The abundance of food available for purchase today is a double-edged sword. Modern agricultural practices produce never-before-imagined quantities of food to stock grocery store shelves. Unfortunately, these practices also require the use of pesticides, which exposes consumers to contaminated food.
Use of pesticides is largely responsible for the sheer volume of produce available for purchase, but at what cost? Pesticide residue leaches into the food, which is not only unappetizing, but also can have long-term impacts on consumer health. These impacts are not yet fully understood by scientists.
Contaminated Food: The Dirty Dozen
The Environmental Working Group (EWG), a clean food advocacy organization, publishes an annual list of the foods most likely to contain pesticide residue. Some foods consistently make the list, while others are more surprising. New to the list this year is the popular health food, kale.
The USDA has not tested kale for pesticide contamination for almost 10 years, but its rising popularity as a vitamin-rich food prompted examination this year. The sheer amount of kale contaminated with pesticides secured the leafy green an ignoble 2nd place on the “Dirty Dozen” list.
According to the EWG, more than 70 percent of the produce purchased by American consumers could be considered contaminated food. Their annual study of data from the U.S. Department of Agriculture (USDA) revealed 225 separate types of pesticide and pesticide breakdowns on fruits and vegetables this year.
Prior to testing, the USDA washes and peels fruits and vegetables just as consumers would in their homes. That means the level of pesticides detected is an accurate representation of the pesticide contaminated food that Americans actually consume. The results are disturbing.
2019’s Dirty Dozen
- Strawberries – At the top of the list for many years, 90% of strawberries samples tested positive for pesticides.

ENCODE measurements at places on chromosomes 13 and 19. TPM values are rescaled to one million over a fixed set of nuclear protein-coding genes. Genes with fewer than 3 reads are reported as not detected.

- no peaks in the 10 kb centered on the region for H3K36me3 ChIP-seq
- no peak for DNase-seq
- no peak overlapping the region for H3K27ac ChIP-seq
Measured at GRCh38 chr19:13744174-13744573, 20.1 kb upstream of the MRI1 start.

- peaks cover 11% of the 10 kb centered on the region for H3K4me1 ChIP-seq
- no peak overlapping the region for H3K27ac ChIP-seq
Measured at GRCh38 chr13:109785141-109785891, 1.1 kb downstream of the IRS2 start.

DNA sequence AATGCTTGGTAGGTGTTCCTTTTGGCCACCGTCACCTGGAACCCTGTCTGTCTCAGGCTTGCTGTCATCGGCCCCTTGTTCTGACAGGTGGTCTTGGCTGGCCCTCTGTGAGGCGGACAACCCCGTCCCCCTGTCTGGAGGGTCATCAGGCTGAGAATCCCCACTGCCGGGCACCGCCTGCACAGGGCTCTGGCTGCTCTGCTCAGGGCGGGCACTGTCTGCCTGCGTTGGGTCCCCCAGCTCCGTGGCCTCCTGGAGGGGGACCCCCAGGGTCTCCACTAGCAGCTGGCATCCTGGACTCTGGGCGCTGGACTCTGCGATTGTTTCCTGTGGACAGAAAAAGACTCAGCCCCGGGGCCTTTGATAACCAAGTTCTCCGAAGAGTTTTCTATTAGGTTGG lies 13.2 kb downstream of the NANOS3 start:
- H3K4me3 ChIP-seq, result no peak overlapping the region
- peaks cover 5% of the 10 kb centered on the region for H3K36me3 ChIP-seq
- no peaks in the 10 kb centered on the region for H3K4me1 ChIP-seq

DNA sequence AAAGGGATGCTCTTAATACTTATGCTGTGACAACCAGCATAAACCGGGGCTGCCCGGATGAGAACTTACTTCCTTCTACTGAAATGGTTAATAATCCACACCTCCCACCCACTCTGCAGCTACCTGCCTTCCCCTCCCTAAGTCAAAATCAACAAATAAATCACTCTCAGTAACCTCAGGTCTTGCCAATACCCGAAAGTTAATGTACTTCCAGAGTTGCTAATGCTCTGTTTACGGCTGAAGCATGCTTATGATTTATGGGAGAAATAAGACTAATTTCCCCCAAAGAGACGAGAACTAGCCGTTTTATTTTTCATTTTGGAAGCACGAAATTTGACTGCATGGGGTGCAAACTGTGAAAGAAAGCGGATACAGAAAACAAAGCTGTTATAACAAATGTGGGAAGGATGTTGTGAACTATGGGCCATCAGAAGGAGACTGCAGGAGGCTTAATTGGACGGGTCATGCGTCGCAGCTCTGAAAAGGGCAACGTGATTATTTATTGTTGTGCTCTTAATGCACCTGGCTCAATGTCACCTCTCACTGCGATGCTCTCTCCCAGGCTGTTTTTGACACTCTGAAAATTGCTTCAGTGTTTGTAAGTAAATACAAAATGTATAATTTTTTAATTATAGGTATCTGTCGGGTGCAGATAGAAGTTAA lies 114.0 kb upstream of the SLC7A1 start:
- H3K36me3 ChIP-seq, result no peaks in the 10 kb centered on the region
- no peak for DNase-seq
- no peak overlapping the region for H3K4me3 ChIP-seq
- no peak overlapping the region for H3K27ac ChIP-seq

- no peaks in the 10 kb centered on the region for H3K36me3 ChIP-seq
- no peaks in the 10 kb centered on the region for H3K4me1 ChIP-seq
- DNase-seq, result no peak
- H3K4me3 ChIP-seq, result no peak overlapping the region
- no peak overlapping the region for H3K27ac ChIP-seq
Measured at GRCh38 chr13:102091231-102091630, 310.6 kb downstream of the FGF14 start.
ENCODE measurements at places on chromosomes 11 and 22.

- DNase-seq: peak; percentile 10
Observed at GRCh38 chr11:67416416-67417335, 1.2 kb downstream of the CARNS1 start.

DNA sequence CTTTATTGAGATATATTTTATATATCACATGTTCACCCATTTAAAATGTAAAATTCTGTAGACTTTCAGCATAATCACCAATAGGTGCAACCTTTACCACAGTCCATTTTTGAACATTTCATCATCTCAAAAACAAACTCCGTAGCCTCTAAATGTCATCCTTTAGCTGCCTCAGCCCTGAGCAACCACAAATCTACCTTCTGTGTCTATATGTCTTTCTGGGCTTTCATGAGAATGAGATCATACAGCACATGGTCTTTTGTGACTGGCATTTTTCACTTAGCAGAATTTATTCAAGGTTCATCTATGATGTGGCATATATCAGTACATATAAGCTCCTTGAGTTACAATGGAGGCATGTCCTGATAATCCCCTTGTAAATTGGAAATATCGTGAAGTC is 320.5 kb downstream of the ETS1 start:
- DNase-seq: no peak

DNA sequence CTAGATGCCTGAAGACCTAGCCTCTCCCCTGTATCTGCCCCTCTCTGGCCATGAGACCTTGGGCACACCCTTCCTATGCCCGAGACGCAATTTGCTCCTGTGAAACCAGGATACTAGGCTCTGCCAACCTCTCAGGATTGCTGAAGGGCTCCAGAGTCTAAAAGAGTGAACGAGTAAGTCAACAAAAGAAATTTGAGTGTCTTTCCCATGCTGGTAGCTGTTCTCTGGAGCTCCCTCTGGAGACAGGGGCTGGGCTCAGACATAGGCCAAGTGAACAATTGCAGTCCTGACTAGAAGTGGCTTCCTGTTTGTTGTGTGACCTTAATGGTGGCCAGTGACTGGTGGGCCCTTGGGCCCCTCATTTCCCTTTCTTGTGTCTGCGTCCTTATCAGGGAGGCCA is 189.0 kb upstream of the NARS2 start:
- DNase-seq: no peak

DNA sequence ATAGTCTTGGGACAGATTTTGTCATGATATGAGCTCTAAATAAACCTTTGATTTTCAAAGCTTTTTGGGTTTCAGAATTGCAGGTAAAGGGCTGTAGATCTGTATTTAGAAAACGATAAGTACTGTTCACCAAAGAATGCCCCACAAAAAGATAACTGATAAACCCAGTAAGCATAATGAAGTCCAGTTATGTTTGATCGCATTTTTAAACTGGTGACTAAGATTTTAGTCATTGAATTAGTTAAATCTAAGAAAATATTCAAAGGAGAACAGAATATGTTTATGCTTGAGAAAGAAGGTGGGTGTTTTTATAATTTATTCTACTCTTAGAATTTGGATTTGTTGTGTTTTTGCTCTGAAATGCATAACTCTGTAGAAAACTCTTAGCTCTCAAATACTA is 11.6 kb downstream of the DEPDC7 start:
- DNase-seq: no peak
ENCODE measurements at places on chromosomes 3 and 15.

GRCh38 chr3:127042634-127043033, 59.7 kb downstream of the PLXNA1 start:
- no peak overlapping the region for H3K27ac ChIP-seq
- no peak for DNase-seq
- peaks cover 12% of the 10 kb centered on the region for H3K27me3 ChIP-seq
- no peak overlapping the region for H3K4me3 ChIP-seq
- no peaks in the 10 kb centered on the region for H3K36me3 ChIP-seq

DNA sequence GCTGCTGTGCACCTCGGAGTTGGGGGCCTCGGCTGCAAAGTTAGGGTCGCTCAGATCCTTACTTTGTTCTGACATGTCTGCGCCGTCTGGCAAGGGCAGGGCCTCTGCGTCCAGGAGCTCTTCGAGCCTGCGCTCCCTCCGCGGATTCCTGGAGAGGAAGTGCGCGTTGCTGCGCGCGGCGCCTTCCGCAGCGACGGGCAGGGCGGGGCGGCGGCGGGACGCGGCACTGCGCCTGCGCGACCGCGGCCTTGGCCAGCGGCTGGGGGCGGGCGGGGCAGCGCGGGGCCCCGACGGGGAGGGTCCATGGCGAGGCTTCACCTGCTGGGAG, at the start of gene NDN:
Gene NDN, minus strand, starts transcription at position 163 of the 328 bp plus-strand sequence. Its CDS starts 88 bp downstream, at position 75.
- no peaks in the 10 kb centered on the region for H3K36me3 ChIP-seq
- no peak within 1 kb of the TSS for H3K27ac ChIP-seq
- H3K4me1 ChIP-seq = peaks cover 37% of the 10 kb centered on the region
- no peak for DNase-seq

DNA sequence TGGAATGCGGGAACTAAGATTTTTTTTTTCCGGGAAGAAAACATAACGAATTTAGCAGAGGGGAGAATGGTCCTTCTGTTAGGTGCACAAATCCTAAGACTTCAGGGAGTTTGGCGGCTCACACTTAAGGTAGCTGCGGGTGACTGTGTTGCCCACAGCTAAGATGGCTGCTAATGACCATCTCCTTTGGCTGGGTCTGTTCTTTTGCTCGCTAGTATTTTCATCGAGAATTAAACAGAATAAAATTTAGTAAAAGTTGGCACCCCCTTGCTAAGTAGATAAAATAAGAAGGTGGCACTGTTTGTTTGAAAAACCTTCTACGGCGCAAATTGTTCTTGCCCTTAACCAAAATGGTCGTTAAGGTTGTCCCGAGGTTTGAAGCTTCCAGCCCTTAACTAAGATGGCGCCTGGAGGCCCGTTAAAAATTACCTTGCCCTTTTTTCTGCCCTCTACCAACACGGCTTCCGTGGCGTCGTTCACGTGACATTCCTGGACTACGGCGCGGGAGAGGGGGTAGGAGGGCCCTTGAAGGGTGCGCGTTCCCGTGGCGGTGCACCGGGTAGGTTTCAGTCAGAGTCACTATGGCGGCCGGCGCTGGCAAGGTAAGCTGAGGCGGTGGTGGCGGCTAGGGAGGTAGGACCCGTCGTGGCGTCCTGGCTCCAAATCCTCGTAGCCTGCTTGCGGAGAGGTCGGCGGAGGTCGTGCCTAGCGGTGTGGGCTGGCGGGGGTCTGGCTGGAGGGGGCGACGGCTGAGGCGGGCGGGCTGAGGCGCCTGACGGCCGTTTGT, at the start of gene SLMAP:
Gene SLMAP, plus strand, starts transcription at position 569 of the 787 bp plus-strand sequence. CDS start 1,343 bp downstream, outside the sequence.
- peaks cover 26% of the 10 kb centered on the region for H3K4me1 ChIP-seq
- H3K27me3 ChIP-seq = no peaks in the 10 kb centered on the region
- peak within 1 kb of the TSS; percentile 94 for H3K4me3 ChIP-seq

- Spinach – 90% of samples tested positive for pesticide residues.
- Kale – 90% of kale samples tested positive for pesticides. Around 60% of those samples included Dacthal (DCPA), which is classified as a possible human carcinogen by the Environmental Protection Agency (EPA).
- Nectarines – 90% of samples tested positive for pesticides.
- Apples – 90% of samples tested positive for pesticides.
- Grapes – Up to 60% of samples tested positive for at least one pesticide, and many other samples tested positive for dozens of other varieties of pesticides.
- Peaches – Up to 62% of samples tested positive for at least one pesticide, and many other samples tested positive for dozens of other varieties of pesticides.
- Cherries – 90% of samples tested positive for pesticide residues.
- Pears – Up to 52% of samples tested positive for at least one pesticide, and many other samples tested positive for dozens of other varieties of pesticides.
- Tomatoes – Up to 24% of samples tested positive for at least one pesticide, and many other samples tested positive for dozens of other varieties of pesticides.
- Celery – Up to 41% of samples tested positive for at least one pesticide, and many other samples tested positive for dozens of other varieties of pesticides.
- Potatoes – Up to 42% of samples tested positive for at least one pesticide, and 99% of samples tested positive for a certain pesticide, Chlorpropham.
You may notice that some higher-percentage produce ranks lower on the list. This is because some foods are measured based on the amount of pesticide residue by weight.
The Clean 15 and Other Ways to Avoid Consuming Pesticides